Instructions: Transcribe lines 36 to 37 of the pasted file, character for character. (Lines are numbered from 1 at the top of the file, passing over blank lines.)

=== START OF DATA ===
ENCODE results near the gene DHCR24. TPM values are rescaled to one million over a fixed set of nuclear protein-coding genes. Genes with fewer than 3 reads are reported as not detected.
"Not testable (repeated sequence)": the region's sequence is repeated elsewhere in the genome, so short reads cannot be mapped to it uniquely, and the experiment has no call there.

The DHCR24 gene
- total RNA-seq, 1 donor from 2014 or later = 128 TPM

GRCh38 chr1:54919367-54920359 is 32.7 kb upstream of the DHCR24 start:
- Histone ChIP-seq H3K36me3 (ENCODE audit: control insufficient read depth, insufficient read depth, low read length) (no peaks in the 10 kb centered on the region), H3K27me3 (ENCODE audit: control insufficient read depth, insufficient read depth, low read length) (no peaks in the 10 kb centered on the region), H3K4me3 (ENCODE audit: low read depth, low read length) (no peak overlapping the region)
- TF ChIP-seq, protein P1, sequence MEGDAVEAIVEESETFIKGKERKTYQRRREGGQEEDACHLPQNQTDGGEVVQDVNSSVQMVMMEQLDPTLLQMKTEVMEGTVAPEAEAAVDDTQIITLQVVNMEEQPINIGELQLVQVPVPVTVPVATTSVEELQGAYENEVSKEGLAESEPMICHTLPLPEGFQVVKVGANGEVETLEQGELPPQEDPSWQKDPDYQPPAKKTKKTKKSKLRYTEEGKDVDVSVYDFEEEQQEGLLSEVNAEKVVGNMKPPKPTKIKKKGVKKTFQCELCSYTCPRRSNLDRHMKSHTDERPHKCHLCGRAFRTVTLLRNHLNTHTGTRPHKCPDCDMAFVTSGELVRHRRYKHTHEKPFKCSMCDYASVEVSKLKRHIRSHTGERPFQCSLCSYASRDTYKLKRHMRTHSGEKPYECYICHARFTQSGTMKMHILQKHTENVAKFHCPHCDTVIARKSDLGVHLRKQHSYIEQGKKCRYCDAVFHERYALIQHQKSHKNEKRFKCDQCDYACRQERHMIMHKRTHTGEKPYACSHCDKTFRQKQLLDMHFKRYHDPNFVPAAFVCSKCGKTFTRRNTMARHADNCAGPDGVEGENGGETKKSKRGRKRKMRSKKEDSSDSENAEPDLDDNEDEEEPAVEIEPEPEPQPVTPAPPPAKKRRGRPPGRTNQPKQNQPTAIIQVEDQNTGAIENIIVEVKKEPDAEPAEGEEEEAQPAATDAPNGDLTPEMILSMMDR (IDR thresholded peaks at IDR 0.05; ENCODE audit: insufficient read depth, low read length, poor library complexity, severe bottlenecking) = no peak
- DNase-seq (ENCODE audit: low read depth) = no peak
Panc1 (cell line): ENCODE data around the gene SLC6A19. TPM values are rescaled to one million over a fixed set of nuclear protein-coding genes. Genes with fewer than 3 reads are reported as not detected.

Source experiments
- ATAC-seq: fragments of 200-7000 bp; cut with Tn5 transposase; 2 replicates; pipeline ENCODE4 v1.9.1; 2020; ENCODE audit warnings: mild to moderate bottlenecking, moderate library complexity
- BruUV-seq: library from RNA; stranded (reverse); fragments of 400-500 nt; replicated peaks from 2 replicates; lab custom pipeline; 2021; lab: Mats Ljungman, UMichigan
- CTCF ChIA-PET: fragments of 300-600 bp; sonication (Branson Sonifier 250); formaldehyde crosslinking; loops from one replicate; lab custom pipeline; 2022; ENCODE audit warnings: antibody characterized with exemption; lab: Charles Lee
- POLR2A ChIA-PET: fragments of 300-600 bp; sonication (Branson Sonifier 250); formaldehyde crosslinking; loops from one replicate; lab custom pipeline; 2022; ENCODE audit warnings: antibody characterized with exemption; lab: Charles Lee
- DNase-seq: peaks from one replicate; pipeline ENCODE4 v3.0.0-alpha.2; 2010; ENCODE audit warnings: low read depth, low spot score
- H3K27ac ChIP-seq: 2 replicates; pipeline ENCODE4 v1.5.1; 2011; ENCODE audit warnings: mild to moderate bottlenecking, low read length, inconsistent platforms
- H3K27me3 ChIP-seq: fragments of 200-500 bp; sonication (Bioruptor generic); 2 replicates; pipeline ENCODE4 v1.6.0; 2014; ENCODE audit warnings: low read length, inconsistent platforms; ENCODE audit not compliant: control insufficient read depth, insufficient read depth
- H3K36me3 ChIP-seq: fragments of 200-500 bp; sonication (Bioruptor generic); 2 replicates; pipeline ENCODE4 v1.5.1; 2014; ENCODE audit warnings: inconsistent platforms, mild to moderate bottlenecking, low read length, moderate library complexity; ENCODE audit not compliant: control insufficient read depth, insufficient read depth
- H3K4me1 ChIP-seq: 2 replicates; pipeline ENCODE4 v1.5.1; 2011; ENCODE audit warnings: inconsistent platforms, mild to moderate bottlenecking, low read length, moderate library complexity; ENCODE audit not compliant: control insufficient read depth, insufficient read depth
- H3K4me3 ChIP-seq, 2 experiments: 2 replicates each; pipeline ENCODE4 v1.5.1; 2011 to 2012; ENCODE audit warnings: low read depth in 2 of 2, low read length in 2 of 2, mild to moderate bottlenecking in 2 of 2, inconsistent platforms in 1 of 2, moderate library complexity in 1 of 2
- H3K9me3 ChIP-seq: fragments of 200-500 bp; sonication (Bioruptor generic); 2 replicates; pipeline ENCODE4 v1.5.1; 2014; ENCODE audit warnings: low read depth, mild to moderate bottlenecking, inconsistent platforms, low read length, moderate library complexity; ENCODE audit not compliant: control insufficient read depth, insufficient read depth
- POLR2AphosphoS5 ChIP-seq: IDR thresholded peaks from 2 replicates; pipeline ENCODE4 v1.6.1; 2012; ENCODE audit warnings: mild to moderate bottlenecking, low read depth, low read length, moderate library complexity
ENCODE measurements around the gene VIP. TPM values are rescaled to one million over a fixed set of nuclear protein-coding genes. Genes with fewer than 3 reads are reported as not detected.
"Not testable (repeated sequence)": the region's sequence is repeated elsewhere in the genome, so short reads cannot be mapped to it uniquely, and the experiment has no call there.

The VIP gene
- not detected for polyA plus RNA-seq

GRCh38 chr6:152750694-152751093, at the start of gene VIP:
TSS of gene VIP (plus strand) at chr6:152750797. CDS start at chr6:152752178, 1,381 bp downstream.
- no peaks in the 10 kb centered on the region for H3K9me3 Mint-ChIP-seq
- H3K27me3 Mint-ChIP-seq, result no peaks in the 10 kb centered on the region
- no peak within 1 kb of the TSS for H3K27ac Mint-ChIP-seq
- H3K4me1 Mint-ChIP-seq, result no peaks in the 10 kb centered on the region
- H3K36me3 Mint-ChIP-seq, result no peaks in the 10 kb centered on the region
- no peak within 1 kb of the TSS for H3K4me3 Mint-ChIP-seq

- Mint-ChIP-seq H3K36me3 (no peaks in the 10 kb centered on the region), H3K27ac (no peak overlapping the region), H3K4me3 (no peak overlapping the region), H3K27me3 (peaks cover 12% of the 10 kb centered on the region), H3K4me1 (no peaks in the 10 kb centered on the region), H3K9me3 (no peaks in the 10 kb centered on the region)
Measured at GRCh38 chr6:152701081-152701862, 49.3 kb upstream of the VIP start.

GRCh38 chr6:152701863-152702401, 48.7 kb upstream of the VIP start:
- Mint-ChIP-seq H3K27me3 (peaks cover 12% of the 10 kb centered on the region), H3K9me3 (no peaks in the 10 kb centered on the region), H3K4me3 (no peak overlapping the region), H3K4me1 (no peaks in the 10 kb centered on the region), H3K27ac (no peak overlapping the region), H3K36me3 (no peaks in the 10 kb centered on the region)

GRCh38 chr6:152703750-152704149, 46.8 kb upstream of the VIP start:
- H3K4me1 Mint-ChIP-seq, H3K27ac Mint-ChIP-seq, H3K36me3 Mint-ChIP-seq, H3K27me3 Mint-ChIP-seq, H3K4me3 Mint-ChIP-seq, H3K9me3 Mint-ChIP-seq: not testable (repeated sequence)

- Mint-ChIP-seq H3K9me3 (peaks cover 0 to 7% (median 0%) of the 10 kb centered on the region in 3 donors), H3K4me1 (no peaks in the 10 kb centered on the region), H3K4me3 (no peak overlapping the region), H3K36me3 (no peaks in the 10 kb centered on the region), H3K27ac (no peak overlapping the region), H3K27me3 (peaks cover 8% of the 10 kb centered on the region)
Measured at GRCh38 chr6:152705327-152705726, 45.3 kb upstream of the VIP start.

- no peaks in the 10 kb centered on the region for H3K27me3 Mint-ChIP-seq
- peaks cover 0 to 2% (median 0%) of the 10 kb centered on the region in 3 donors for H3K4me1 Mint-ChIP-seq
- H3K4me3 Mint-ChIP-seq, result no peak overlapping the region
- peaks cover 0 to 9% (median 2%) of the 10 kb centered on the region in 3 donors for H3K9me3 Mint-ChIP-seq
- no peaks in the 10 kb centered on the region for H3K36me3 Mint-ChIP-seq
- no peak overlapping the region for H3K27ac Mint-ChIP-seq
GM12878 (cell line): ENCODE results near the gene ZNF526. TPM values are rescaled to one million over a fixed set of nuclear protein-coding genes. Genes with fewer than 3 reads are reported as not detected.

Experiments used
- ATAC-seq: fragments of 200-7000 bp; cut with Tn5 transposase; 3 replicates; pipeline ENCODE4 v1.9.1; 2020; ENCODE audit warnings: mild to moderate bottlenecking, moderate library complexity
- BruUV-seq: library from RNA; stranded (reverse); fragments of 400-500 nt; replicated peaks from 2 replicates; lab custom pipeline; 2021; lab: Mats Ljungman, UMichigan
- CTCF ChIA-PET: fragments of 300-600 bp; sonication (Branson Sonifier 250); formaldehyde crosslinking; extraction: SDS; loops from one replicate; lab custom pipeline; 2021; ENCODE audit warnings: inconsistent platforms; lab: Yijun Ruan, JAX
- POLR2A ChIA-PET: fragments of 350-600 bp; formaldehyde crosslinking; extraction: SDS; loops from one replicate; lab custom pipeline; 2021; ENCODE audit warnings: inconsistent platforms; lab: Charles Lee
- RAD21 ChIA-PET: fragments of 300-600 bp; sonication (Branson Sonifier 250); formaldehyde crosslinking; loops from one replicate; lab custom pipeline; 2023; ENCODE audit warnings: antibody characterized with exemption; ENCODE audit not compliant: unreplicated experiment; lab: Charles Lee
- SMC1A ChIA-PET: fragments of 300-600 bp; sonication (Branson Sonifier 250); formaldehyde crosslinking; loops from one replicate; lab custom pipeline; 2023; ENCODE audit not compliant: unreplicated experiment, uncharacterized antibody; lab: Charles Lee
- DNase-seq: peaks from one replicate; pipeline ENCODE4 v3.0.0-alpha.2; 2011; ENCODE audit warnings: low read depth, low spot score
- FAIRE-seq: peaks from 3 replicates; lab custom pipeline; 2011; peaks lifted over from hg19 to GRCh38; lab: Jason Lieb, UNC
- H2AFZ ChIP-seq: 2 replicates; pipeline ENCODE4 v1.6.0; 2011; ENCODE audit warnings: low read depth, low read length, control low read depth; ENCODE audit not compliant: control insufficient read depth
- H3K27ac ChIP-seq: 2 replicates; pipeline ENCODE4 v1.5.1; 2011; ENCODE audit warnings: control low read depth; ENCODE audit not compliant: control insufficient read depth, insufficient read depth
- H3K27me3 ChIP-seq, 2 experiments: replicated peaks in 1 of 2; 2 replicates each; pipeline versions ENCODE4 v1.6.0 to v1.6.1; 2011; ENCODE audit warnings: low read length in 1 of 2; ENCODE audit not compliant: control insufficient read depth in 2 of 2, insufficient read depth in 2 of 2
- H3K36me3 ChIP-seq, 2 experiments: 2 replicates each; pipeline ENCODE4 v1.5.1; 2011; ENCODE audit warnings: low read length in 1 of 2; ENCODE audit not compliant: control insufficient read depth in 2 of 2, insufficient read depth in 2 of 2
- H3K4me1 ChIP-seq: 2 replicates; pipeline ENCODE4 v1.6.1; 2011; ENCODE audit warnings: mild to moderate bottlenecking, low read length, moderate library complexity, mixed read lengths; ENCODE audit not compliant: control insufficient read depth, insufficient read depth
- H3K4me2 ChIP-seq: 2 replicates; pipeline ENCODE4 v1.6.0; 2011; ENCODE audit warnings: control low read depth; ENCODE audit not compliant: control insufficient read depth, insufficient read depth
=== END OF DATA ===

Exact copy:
Measured at GRCh38 chr6:152701081-152701862, 49.3 kb upstream of the VIP start.

GRCh38 chr6:152701863-152702401, 48.7 kb upstream of the VIP start: